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If you program in assembly, you can mess with anything and everything. None of the rules/restrictions of a higher programming langauge applies. There is no concepts of scope, no access modifier, no limit on the ways you can manipulate memory. You can increment the value of an address of a variable with another address of another variable. You can load the value of a integer at an address and add it to a value of a string at another address. There is no concept of types. Everything is possible.... In other words you have so much room and potential to screw up in every lines of code you write. Figuring the long lines of code you wrote is a nightmare, debugging is a nightmare within a nightmare. 


Sudo make me a sandwich 

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3 hours ago, ElfFriend said:

Beyond that you can maybe use values that would otherwise be protected by a higher level language? For instance maybe you're programming a controller and give it a voltage that it can't handle so you fry it or the device it's controlling and a higher level language or library could have protected you from that?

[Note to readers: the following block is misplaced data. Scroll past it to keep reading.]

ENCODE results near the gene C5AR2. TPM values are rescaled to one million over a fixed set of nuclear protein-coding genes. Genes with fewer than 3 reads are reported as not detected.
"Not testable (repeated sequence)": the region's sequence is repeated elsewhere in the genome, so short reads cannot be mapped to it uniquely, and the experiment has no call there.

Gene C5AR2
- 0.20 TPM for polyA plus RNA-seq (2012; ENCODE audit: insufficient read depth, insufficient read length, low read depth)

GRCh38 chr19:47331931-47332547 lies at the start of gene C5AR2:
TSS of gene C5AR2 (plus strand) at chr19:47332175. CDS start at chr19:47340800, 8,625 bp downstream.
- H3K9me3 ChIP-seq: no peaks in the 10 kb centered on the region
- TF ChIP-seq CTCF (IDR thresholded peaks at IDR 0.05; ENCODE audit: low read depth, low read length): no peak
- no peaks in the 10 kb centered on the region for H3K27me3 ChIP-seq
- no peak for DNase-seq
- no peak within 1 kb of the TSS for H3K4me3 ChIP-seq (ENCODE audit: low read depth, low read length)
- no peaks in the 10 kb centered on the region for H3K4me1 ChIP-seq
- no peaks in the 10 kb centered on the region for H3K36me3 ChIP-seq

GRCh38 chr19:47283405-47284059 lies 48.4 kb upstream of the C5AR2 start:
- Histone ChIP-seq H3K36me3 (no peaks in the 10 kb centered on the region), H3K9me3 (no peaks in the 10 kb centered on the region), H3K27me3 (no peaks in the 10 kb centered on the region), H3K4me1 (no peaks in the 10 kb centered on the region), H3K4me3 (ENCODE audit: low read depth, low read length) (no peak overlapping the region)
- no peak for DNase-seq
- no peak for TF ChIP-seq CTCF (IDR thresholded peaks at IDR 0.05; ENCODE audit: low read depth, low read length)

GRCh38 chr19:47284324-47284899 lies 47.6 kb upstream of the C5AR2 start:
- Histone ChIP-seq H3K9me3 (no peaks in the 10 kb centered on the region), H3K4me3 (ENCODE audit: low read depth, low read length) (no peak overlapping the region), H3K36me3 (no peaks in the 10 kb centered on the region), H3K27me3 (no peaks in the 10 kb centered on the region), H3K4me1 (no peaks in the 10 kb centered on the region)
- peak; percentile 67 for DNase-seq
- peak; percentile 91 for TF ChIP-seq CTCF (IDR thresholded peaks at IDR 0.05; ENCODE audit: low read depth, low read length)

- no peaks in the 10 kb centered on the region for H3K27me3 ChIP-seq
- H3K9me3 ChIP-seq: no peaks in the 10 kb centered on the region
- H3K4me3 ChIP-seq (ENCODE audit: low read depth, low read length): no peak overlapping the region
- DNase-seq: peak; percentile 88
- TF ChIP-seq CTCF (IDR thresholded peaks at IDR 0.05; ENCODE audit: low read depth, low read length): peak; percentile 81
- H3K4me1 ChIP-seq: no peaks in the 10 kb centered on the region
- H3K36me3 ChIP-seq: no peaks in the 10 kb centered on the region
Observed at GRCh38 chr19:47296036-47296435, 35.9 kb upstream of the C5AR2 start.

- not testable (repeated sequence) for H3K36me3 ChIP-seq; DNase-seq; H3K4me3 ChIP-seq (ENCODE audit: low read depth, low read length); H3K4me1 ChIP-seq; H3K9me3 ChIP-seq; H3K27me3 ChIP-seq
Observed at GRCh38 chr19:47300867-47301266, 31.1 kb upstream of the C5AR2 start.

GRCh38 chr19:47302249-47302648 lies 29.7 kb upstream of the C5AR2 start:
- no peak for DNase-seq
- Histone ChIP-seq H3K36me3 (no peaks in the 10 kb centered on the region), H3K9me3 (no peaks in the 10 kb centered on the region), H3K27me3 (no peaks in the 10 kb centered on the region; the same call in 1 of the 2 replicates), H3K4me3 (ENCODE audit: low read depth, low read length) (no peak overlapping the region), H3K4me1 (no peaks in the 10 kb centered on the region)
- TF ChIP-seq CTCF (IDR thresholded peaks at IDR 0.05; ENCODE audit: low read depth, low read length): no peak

That's not how programming-languages work. For a language to be able to tell what are or aren't safe values, support for the controller would have be a baked-in feature of the language itself. Also, you can perfectly well write a library that checks what values its being supplied in any of these languages, including assembler. That's not a language-feature and does not require higher-level language.


Hand, n. A singular instrument worn at the end of the human arm and commonly thrust into somebody’s pocket.

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4 minutes ago, wasab said: